Document Type



Doctor of Education (EdD)


Adult Education and Human Resource Development

First Advisor's Name

Douglas H. Smith

First Advisor's Committee Title

Committee Chair

Second Advisor's Name

Paul A. Rendulic

Third Advisor's Name

Lorraine R. Gay

Fourth Advisor's Name

Erskine S. Dottin

Date of Defense



The purpose of the study is to investigate how beginning teachers in the state of Florida perceive their preparation to demonstrate the 27 Florida Essential Generic Competencies.

The basic research question of this study was: How do beginning teachers perceive their level of preparation regarding their implementation of the Florida Essential Generic Competencies? This study identified and categorized the perceived degree of preparation for each of the competencies. Also, elementary, middle, and high school beginning teachers were compared to find significant differences and similarities in their perception of their preparation. A comparison was also done for graduates from in-state versus out-of-state and private versus public institutions.

A survey developed in collaboration with the Department of Education, Florida State University, members of the Professional Orientation Program (POP) Coordinators, and the Project Director of Program Review in the College of Education at the University of South Florida, was sent to 5,076 beginning teachers. A total of 1,995 returned the survey in February of 1993. The Multivariate Analysis of Variance (MANOVA) procedure was used (Alpha = .05). Statistical analysis of the data involved a comparison of the different groups of beginning teachers by school level and kind of graduating institutions. The dependent variables analyzed were the responses to all items representing the generic competencies.

The study identified and categorized the degree of preparation for each competency. The competencies receiving the lowest ratings for degree of preparation were: integrate computers in instruction; manage situations involving child abuse and/or neglect; severe emotional stress; alcohol and drug abuse.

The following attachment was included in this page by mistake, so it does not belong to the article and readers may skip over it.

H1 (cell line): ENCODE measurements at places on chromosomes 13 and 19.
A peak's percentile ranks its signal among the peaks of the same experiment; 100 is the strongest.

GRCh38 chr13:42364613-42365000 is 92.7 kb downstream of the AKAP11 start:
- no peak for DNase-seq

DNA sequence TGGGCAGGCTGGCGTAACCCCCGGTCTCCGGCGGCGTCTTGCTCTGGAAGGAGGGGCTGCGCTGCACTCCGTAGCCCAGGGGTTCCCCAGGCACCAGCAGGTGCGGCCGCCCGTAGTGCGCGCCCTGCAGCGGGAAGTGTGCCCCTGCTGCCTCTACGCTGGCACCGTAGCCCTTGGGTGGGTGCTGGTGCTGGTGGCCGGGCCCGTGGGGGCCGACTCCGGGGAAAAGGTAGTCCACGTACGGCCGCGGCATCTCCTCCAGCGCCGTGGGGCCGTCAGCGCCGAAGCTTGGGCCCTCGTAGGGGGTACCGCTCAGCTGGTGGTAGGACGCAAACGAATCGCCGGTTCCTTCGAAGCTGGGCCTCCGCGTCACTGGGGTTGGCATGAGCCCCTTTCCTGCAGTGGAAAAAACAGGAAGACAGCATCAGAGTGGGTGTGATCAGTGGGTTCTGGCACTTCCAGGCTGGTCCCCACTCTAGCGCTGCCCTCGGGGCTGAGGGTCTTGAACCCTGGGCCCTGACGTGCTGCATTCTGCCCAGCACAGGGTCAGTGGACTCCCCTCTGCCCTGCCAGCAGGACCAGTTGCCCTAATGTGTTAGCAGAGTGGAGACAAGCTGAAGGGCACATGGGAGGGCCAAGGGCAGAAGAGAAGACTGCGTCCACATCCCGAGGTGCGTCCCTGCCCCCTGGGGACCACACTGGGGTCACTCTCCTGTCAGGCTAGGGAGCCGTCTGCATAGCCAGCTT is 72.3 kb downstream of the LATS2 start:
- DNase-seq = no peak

The Wilkes lambda and the Hotellings multivariate tests of significance were used to examine the differences among the groups. The competency items were further analyzed by a univariate F test. Results indicated that: (1) significant differences were found in nine competency items in which elementary teachers felt better prepared than middle and high school beginning teachers, (2) graduates from a Florida teacher education program felt they were better prepared in demonstrating the competencies than those from out-of-state schools, and (3) no significant difference was found in the perceptions of those who graduated from public versus private institutions.

Based on the findings of this study, the following recommendations are made: (1) Florida's institutions responsible for teacher preparation programs need to focus on those competencies receiving the lowest ratings, (2) Districts should provide an orientation program for out-of-state beginning teachers, and (3) The survey instrument should be used annually to evaluate teacher education programs.




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